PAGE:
How to Deal with Writing an Article Review
At some point or another in your college career you will be asked to write a critical review of an academic article. It's a popular assignment that challenges you to break down a published work into several components and provide an assessment of whether or not it has accomplished in its attempt to clearly and concisely make an argument on a particular topic. If you're new to this type of assignment you're likely a little panicky about getting started. Here's how to deal with writing a winning article review:
Read the entire article.
The first step is the easiest and requires you to simple read the entire article. There are many approaches and you may want to try a few of them out before settling on just one. Some people like reading the article in its entirety. Others prefer to work section by section and re-reading any section that doesn't make sense. Whatever your method make sure you've covered the entire article before making any notes.
Reread with a marker or pen.
Read the article again, but this time use a marker or pen to take notes, underline, or highlight key elements of the source article. Underline topic sentences, the thesis statement, pieces of evidence and any conclusions made throughout the paper. These are all content pieces you need to write your review, and you could save yourself a lot of time if you mark these up for reference before you start your writing.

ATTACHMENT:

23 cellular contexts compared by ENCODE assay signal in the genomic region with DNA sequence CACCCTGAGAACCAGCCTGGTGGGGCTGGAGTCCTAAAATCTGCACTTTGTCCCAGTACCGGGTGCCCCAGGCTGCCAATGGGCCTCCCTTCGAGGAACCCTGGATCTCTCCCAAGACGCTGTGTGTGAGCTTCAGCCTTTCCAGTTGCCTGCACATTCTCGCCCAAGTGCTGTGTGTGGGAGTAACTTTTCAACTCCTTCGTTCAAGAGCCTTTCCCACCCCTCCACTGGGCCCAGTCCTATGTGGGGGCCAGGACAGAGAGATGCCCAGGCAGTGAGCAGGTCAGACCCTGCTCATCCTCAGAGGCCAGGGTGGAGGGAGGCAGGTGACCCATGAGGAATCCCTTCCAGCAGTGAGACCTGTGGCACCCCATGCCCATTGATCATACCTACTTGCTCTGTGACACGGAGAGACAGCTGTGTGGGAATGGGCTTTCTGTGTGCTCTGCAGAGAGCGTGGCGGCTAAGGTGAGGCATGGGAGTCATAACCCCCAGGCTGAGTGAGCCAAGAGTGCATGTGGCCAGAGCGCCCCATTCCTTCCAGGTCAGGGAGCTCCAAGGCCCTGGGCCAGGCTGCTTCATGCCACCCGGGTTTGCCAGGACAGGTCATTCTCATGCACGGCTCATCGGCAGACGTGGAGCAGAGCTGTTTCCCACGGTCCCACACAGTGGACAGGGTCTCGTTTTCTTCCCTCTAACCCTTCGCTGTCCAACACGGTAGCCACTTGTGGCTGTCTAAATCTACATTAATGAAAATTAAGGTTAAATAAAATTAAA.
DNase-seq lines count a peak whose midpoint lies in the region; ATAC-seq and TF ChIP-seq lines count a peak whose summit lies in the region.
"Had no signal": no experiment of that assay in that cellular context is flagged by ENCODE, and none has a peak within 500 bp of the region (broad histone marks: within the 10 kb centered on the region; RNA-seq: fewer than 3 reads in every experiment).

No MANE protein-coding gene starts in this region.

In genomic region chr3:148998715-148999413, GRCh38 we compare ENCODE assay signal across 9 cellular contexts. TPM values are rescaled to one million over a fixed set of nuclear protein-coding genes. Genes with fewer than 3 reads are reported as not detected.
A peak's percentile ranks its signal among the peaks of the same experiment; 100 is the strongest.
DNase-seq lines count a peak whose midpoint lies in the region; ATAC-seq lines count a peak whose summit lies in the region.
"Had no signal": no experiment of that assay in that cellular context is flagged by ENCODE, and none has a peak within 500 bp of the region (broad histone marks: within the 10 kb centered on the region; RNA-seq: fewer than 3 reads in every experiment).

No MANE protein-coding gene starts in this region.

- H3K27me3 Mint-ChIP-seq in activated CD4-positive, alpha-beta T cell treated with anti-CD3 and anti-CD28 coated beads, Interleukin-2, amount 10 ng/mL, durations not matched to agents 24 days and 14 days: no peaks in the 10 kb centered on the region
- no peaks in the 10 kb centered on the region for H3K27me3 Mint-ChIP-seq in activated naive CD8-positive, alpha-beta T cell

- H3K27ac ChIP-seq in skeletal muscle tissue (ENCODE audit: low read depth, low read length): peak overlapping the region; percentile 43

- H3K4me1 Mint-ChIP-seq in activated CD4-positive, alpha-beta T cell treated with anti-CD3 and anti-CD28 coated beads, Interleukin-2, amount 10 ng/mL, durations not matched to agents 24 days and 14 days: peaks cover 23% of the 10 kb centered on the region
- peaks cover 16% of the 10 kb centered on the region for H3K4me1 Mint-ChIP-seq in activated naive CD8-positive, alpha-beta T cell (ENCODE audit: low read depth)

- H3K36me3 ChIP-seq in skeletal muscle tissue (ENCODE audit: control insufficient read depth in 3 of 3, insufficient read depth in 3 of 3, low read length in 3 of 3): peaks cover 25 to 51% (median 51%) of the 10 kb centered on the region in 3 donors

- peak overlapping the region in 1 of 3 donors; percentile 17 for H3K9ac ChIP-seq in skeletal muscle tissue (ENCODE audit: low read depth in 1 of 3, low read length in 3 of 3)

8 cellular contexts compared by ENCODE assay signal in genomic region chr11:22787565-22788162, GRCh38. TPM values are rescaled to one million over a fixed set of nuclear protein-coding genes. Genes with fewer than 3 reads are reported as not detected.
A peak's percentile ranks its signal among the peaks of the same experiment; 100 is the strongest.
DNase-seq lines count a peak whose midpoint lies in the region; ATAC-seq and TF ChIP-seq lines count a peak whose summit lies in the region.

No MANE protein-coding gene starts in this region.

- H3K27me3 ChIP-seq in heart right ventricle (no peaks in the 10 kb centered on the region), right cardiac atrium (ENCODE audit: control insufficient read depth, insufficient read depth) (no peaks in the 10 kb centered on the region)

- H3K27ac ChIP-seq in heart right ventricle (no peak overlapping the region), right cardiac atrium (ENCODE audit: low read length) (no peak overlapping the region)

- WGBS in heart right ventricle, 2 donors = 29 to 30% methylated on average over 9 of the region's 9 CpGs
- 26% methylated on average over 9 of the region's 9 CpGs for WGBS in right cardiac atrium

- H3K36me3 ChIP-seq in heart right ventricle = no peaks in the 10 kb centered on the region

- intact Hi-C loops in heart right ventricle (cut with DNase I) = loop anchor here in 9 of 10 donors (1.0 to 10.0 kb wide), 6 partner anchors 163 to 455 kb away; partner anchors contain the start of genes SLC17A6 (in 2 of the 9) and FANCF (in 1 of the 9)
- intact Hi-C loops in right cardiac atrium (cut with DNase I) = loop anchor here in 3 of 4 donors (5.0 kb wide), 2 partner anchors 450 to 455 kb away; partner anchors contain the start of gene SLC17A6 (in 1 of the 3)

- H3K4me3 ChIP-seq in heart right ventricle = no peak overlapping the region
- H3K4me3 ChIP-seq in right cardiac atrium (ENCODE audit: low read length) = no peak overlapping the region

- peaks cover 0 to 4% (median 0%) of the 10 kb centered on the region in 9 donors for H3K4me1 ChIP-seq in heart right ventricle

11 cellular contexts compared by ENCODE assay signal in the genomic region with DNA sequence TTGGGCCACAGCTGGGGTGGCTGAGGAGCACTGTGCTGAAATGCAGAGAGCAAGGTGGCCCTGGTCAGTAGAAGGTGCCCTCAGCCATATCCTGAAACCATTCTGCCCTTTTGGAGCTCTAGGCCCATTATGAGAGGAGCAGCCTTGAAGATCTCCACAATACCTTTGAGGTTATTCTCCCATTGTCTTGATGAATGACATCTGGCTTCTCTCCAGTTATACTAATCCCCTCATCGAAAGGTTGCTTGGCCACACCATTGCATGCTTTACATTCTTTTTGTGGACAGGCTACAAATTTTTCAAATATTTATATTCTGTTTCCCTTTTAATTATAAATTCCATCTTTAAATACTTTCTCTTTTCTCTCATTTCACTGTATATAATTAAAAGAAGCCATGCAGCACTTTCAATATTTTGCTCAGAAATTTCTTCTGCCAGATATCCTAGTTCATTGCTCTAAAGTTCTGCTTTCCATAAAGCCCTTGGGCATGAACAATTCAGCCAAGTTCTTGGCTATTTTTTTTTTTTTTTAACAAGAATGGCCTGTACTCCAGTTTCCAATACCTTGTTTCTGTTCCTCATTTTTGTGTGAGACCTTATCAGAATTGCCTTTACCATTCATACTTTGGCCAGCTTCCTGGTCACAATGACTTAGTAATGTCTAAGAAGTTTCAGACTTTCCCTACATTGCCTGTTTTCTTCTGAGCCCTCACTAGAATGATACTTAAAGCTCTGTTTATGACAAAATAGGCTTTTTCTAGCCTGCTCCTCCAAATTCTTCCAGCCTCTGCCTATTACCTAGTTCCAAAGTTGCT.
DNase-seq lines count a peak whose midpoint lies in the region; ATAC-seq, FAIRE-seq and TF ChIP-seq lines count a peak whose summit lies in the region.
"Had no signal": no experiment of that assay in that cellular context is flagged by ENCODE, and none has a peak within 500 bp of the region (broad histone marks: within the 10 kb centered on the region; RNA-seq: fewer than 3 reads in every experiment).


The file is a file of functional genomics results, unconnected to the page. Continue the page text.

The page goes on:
Make an outline of your paper.
Just like every other kind of academic writing, you will be benefit from starting out with a detailed outline of the content you will include in your paper. In this case, you may want to review a couple of published article reviews to understand the structure, or you may want to download a sample outline to base your own off of. You don't need to write out complete sentences in each bullet point, but you should be able to make sense of your paper's intended logic and flow.
Make sure you write on each essential part.
Your instructor may request for you to include specific parts in your review, but generally it should always include a brief summary of the source article, its major arguments and evidence used, and your opinion of whether or not it succeeds in making an effective argument. Additionally, you'll want to say why or why not the article proved or missed its point. Double check your instructor's prompt to make sure there are no additional parts he or she would like to see.
Reread your content and revise for simplicity.
After you have written your entire review, it's important you revise to take out any information that doesn't directly address the intent of your paper, which is offering a critical opinion of the source article. Take out extraneous phrases and words, remembering that your colleagues want to get a quick glimpse of whether or not the source article would be valuable to their own work.